While students moved boxes into their cars, the sounds of a cappella music filled the arches across campus this past weekend.
Given the abrupt end to in-person classes following President Martha E. Pollack’s March 10 announcement, the a cappella groups around campus moved up their senior arch sings to let their seniors perform one last time for their friends and fans.
“The whole idea of an arch sing is that it’s intimate,” said Nicole Lehman ’20, a member of the Touchtones, Cornell’s first officially recognized a cappella group.
“It’s a smaller crowd, there’s not going to be flashy choreography or costumes,” Lehman continued. “This is more like getting to sing for your closest friends, your closest fans.”
The tradition usually sees old favorites sung and speeches given to honor the graduating seniors — the only thing different this time around was the expedited timeline.
The final performances were thrown together in less than a week, with members working and rehearsing on the fly to figure out how to address the changing landscape caused by COVID-19.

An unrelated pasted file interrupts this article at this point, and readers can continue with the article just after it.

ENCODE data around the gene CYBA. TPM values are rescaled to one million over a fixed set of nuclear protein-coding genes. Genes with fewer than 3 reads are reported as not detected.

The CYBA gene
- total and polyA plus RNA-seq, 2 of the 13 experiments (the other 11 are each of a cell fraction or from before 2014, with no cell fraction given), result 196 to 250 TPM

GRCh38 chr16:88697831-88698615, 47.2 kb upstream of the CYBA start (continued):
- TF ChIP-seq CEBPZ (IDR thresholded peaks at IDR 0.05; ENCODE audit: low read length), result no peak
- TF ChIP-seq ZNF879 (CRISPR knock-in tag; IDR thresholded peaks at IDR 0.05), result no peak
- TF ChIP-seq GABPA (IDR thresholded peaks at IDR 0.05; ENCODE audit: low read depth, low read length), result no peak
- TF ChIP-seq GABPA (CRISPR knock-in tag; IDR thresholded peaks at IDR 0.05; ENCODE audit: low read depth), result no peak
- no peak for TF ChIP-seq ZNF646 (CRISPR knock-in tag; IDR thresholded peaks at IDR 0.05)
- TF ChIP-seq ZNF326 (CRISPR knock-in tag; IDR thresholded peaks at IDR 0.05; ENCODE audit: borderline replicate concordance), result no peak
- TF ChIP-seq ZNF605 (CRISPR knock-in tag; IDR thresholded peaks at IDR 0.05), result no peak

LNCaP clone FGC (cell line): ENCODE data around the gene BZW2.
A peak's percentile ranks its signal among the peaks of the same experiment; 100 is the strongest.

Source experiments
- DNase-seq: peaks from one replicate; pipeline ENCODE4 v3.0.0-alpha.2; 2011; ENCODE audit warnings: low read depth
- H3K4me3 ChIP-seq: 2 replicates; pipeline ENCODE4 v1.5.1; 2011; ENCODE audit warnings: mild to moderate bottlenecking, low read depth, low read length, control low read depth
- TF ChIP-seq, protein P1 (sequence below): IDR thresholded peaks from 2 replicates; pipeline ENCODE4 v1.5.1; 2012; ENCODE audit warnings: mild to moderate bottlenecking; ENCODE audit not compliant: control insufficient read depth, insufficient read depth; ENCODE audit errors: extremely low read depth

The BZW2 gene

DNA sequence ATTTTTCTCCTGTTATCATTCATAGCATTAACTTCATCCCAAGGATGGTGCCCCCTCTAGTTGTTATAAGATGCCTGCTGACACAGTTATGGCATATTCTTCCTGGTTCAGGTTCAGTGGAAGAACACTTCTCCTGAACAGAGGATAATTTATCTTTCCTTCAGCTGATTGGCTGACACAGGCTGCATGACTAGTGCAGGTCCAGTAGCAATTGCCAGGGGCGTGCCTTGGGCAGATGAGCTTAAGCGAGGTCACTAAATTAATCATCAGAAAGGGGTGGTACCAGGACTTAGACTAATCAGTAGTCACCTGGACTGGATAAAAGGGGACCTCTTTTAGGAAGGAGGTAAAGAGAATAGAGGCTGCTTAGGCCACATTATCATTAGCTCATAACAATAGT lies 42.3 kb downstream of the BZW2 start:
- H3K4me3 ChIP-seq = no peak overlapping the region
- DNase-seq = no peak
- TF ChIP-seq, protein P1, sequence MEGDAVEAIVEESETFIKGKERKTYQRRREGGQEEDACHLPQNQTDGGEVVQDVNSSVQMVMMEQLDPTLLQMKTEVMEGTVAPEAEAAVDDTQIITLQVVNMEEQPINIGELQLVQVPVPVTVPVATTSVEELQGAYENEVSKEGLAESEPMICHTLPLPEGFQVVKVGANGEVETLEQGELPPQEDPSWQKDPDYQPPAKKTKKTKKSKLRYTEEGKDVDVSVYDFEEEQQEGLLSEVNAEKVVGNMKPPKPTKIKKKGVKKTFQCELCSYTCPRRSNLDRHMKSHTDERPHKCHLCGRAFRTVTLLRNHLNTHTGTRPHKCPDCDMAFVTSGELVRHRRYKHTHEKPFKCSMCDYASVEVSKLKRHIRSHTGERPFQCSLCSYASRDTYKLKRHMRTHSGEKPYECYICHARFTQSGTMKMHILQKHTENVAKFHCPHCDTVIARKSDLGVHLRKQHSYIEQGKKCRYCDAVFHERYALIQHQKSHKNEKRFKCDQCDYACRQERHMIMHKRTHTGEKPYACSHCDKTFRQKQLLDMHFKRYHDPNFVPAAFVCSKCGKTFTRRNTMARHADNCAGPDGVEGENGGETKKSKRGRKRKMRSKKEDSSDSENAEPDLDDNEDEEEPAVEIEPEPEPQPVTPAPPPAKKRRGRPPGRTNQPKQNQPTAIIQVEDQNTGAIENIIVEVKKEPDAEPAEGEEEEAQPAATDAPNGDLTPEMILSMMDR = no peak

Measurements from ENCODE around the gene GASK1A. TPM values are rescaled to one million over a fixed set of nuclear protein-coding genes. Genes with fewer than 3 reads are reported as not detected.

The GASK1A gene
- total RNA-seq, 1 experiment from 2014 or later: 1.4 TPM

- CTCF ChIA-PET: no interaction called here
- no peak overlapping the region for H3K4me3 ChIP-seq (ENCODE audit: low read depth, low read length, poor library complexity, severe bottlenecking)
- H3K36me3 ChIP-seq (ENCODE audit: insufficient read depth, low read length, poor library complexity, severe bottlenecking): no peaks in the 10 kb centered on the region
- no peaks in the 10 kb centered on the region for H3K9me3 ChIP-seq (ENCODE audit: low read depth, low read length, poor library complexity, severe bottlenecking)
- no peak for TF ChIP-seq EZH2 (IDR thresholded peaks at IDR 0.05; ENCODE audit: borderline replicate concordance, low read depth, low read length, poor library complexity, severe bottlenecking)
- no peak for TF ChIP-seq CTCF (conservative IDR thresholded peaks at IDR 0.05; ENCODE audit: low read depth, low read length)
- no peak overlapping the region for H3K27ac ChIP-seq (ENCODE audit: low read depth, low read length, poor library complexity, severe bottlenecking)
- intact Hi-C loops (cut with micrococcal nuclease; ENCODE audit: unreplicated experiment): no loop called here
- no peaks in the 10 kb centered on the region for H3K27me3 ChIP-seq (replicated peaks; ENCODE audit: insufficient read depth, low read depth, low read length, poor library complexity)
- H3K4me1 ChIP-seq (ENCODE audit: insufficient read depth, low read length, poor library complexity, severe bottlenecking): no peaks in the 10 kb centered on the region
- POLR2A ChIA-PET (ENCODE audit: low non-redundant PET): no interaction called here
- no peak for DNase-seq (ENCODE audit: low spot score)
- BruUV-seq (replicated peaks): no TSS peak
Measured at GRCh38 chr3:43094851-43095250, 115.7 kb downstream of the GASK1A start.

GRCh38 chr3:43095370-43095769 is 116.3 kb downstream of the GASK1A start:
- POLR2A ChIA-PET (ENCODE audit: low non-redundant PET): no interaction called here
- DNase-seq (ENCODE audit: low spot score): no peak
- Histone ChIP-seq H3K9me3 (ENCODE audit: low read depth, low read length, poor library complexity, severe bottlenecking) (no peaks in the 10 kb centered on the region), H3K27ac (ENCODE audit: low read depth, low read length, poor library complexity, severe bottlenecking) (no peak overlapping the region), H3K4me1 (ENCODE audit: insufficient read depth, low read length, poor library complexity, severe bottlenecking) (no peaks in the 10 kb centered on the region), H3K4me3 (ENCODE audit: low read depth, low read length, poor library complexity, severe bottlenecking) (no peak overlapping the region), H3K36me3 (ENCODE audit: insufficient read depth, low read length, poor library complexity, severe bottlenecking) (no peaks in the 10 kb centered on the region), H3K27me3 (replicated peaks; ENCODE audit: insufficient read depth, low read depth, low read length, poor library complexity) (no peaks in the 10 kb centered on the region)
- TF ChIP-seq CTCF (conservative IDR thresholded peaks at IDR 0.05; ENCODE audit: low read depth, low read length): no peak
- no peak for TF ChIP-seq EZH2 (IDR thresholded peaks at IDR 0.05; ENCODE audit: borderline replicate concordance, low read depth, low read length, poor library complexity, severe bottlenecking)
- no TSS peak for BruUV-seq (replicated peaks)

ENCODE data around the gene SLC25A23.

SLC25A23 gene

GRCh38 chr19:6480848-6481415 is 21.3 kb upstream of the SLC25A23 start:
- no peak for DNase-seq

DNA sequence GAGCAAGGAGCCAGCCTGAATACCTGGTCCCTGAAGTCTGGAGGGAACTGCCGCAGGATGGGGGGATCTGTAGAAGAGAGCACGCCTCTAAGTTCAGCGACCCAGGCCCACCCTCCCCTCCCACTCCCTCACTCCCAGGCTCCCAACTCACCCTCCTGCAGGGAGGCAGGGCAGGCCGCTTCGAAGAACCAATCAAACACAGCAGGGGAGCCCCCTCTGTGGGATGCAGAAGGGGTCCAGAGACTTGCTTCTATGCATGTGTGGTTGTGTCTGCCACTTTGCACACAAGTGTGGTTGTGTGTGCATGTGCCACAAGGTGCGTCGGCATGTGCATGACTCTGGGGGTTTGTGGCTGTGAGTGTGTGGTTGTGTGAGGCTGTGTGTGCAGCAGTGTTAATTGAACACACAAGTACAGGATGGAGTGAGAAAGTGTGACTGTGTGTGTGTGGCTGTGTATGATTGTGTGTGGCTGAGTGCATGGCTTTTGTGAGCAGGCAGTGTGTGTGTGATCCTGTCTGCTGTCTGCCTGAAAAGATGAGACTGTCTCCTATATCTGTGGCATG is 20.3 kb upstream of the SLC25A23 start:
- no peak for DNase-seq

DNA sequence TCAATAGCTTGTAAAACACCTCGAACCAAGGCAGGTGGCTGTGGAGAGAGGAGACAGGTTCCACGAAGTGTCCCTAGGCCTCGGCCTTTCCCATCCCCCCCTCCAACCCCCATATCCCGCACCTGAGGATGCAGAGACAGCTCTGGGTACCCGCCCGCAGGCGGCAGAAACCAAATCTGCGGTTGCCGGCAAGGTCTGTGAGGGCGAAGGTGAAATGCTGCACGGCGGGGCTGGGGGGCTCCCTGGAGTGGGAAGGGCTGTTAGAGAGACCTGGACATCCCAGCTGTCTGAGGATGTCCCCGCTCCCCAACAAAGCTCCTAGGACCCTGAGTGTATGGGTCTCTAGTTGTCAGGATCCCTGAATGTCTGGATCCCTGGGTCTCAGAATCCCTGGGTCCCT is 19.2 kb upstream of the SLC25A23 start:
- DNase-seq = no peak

“There was definitely a sense of stress in the air. In a normal semester, you have all of April and May to work toward your senior arch sing,” Lehman said. “Instead, [the question was] What can we pull together in five hours of rehearsal that gives every senior a chance?”
For the all-female group Callbaxx, they had planned to have their senior arch sing on March 18, but after Friday’s announcement of canceled classes, many members planned to leave sooner than expected, said member Gaby Dickson ’20.
The group ended up planning their last hurrah — mostly through their GroupMe chat — for that Friday night.
But having the opportunity was crucial for both groups, members said, to celebrate the seniors’ hard work and all their traditions together.
“I’m leaving Cornell feeling so much of it is unfinished, there was so much more I wanted to see and do,” Dickson said. “But I feel much better having had the arch sing, because I got to sing my solo and sing with them one more time.”
And for both seniors, this was the space for them to find some semblance of closure amid the stress, sadness and confusion.
“It felt like a culmination of many years of work,” Dickson said. “It felt like a real moment of joy.”